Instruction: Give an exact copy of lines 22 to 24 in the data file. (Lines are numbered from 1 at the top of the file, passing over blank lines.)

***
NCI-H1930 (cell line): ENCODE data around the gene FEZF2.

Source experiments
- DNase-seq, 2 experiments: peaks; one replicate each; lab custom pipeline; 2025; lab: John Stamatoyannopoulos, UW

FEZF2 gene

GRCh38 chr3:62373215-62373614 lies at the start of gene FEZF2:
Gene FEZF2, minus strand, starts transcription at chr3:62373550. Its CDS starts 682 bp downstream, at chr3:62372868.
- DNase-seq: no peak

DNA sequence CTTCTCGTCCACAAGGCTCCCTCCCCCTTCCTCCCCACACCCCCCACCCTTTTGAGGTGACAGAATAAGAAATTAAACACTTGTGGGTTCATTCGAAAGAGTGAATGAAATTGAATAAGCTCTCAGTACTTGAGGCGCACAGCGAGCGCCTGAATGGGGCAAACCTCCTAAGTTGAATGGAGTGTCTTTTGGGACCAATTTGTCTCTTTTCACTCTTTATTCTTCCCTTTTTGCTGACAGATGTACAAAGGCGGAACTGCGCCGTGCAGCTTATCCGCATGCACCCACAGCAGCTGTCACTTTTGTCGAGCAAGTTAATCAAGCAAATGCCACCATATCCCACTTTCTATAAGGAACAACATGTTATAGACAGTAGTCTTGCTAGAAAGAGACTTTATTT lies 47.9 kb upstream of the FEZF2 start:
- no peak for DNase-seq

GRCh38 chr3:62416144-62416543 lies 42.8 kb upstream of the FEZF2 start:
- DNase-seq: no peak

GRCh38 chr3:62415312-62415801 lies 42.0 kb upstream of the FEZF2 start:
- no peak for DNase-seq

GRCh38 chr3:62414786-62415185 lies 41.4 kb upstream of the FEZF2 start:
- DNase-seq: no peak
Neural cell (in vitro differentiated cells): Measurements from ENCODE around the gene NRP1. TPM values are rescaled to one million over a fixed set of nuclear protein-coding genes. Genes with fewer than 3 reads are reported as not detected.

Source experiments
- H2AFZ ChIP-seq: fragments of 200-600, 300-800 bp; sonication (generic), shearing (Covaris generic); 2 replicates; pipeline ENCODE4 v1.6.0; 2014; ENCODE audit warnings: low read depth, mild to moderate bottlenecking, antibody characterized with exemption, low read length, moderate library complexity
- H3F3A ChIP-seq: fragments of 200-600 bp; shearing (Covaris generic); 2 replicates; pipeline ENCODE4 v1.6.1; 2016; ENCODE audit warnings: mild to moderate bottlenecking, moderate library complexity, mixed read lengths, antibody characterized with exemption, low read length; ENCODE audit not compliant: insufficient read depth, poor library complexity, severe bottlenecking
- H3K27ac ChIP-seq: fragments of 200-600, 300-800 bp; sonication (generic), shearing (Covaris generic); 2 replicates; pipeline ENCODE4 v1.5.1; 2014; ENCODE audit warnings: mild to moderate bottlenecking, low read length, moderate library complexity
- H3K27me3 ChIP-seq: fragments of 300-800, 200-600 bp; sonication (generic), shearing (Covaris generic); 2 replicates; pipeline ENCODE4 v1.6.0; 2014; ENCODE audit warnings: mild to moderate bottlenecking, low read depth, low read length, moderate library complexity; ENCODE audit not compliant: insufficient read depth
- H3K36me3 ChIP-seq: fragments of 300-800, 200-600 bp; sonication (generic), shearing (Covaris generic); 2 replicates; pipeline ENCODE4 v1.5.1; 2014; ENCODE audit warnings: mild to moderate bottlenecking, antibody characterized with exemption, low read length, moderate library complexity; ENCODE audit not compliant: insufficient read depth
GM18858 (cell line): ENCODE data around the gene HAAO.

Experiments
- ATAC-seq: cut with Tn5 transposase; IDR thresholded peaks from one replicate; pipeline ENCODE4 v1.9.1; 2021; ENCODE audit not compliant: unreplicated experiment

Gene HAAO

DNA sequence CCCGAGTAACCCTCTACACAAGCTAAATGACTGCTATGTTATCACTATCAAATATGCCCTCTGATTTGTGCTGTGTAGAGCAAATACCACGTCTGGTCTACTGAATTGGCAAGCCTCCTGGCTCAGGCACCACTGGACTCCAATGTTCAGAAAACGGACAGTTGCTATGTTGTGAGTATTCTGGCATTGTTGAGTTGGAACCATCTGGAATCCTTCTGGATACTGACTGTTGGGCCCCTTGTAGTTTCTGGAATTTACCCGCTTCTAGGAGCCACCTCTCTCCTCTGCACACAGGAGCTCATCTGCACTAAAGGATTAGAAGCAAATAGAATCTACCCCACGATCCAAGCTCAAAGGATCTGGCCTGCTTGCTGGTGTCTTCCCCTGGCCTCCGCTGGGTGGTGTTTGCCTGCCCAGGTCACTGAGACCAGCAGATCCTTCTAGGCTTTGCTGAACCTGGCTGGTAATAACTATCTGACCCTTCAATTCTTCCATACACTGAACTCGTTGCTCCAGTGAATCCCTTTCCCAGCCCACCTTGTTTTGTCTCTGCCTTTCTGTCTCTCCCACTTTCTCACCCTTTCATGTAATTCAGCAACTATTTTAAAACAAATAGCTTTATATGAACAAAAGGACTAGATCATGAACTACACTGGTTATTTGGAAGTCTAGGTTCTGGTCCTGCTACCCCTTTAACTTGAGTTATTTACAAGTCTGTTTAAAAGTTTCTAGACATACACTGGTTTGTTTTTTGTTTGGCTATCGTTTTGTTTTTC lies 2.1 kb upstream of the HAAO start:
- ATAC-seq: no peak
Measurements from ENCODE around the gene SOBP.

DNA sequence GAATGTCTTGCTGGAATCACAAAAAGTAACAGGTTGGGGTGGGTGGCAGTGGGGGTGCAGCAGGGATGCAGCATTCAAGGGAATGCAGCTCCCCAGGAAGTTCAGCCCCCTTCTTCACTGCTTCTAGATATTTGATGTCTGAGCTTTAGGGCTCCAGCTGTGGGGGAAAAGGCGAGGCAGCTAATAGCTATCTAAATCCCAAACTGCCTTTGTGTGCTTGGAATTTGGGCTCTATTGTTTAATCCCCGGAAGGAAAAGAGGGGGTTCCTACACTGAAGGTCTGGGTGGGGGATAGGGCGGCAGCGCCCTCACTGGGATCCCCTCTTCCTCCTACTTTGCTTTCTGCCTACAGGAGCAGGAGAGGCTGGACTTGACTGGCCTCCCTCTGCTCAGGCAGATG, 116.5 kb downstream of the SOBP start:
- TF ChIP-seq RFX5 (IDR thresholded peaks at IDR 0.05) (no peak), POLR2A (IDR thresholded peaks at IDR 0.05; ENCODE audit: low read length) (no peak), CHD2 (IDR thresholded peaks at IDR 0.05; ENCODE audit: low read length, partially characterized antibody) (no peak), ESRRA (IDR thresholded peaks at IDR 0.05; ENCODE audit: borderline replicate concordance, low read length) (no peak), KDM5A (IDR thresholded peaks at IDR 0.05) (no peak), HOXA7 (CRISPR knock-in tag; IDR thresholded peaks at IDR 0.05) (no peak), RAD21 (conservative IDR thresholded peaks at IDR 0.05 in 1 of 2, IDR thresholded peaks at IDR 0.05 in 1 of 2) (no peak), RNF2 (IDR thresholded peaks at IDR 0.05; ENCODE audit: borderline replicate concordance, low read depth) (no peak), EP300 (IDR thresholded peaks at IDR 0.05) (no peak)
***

- H3K36me3 ChIP-seq: fragments of 300-800, 200-600 bp; sonication (generic), shearing (Covaris generic); 2 replicates; pipeline ENCODE4 v1.5.1; 2014; ENCODE audit warnings: mild to moderate bottlenecking, antibody characterized with exemption, low read length, moderate library complexity; ENCODE audit not compliant: insufficient read depth
GM18858 (cell line): ENCODE data around the gene HAAO.

Experiments